Home Letters World Leprosy Day: Ending Discrimination, Stigma, Prejudice By Lateef Ositelu

World Leprosy Day: Ending Discrimination, Stigma, Prejudice By Lateef Ositelu


The word leper was historically used to refer to someone who suffered from leprosy, a bacterial illness that affects the nerves, skin, and respiratory tract. Although, it was originally used a medical term the Greek root is lepros, “scaly”, today the world leper is generally considered to be offensive. We should also remember that the biblical ten lepers who were made whole by Jesus. However, it was not their fault that they were lepers; whereas it was thought that most people contracted leprosy as a punishment from God for their sins. Lepers that were poor had to carry begging bowls. Societies considers them burden because they could not work.

Globally, on Sunday, January 26, the World Leprosy Day(WLD) will be commemorated. The world is raising awareness of the disease that many people believe to be extinct. But my clinical knowledge about Leprosy was very shallow. I hitherto presumed, it is an ancient contagious and deadly disease acclaimed to have existed as far back 500BC and that it can be curtailed only by isolating the affected person in a colony to prevent infecting  people globally.

I became cognizant of leprosy disease proper in 2018 when I was one of the officials of the Chapel of Glory, Ogun State Christian Pilgrims Welfare Board, led by the Chaplain, Pastor Julius Oderinde to present food items among others to lepers Colony, Iberekodo, Abeokuta. There I got wind of the havoc leprosy disease had caused humanity and how it is cable of wrecking socio-economic development of nation if not checked, particularly about the general negligence in Nigeria, prompted me to crave for public awareness and support from well-meaning Nigerians on the reemergence of the disease and the need for Government at all levels to put in place effective surveillance as well as control measures.

In a document from National Tuberculosis and Leprosy Control Programme, Nigeria is among the seventeen countries in the world that are still reporting more than 1,000 new cases of Leprosy annually. Despite achieving the World Health Organization’s (WHO) elimination target of less than one person per 10,000 populations at national level in 1998, with these significant pockets of Leprosy disease, its endemicity remain at sub-national level across the country. These pockets are mostly located in 19 states which include; Ogun, Akwa-Ibom, Adamawa, Bauchi, Benue, Borno, Cross River, Ebonyi, Jigawa, Kaduna, Kano, Kebbi, Kogi, Niger, Sokoto, Taraba, Yobe, and Zamfara, while cases in other states are in cluster.  It is estimated that 4000 leprosy cases occur in Nigeria annually and Ogun State is one of the states where Leprosy cases are being notified every quarter of the year. An average of 30 cases of Leprosy is found yearly, meaning that there is still active transmission of the disease in our Communities which could be tackled effectively if government can intensify more effort on public awareness and adopt active approach mechanism of detecting the disease before spreading.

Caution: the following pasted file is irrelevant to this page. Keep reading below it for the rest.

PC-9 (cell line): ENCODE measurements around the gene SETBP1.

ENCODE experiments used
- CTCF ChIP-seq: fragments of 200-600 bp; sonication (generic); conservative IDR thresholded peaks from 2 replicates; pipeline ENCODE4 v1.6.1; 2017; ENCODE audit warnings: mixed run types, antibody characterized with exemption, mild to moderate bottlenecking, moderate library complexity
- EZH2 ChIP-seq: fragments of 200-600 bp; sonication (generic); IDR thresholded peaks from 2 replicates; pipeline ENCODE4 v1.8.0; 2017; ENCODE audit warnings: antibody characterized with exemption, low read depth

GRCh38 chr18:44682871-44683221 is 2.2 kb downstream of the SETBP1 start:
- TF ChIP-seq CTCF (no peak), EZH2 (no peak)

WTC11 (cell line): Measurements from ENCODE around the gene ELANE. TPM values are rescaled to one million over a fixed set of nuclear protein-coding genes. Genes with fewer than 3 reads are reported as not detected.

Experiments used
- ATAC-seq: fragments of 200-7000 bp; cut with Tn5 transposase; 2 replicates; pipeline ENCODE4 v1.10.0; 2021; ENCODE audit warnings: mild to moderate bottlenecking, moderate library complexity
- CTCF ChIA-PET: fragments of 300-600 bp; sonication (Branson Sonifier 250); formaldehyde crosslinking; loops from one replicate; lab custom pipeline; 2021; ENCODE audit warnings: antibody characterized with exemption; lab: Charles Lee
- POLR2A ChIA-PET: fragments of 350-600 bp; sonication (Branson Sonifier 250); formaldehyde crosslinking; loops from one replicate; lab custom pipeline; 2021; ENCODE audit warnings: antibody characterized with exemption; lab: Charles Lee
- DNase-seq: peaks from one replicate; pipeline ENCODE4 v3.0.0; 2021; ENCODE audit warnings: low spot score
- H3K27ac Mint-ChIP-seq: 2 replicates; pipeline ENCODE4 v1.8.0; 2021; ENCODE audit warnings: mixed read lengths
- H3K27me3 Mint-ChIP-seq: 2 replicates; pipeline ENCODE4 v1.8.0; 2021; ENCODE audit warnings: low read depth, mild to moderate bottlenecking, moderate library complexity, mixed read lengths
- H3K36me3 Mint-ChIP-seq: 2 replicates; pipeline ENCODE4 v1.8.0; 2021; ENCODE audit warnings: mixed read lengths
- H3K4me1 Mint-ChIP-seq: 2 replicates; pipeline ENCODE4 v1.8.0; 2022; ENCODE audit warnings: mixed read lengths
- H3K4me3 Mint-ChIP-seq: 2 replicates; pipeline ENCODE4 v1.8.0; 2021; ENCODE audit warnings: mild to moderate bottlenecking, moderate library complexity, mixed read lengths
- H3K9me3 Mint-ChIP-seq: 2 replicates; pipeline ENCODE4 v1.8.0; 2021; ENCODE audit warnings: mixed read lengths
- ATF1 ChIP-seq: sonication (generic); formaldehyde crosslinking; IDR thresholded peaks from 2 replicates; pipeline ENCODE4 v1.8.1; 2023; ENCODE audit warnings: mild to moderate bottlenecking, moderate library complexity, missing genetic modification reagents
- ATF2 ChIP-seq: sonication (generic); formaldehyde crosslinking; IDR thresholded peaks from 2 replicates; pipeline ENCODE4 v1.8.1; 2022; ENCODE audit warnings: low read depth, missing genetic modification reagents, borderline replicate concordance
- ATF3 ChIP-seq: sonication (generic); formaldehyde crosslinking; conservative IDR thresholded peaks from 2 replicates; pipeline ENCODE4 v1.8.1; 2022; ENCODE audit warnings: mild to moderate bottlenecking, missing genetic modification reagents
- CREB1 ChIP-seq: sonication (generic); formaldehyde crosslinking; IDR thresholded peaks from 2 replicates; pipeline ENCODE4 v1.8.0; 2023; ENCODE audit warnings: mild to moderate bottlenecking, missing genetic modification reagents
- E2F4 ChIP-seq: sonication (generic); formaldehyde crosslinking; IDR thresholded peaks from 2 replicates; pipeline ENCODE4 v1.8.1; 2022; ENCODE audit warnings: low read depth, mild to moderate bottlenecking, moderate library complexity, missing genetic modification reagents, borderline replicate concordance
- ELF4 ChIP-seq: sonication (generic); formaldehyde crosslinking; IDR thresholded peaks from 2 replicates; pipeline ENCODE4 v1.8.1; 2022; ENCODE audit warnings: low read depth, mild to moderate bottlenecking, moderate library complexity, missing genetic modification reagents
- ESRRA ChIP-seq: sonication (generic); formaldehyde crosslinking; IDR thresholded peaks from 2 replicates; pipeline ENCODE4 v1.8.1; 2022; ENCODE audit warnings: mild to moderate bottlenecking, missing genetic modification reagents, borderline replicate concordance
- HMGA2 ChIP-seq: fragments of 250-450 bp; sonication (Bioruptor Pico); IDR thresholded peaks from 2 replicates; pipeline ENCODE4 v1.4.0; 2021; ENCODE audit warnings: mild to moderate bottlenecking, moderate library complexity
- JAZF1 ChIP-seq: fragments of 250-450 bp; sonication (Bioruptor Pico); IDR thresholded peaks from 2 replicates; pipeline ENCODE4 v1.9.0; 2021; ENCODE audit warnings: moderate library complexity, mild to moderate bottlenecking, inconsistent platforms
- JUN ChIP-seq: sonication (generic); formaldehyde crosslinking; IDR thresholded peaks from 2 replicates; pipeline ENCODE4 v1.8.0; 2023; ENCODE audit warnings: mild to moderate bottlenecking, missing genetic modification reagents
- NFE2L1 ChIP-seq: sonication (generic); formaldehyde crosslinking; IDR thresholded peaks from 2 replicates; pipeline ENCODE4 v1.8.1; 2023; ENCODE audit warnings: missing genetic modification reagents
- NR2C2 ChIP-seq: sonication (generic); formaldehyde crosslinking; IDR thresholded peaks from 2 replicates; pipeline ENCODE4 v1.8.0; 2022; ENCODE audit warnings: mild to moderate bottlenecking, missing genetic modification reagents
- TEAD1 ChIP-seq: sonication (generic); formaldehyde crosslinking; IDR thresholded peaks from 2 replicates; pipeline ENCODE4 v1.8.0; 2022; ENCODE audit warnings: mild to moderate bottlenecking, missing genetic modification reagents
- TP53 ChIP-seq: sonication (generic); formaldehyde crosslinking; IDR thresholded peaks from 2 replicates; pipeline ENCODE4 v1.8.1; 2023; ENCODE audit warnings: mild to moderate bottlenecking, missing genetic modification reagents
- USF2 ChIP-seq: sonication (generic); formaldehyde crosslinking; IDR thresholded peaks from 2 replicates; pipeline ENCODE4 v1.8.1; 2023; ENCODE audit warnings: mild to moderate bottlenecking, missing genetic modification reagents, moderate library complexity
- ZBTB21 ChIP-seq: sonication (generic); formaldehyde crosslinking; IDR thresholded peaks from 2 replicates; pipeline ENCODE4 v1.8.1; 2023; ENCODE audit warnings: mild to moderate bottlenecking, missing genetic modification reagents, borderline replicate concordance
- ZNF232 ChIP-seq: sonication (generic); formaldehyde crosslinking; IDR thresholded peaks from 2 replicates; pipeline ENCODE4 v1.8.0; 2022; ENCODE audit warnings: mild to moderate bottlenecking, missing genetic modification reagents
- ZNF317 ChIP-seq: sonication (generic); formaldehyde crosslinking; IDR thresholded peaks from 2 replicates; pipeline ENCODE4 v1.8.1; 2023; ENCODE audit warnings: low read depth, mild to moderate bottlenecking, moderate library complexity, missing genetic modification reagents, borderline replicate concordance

Recent clinical findings showed that most of the victims of this disease do not believe that they were infected because they do not understand its symptoms at early stage due to poor public awareness. Most of the victims were treating something else for too long only to discover a full blown leprosy with evident of fingers numbs among other symptoms. Nigeria with estimated population of over 250 million citizens should not be caught unaware from silent reemergence of leprosy in the Society.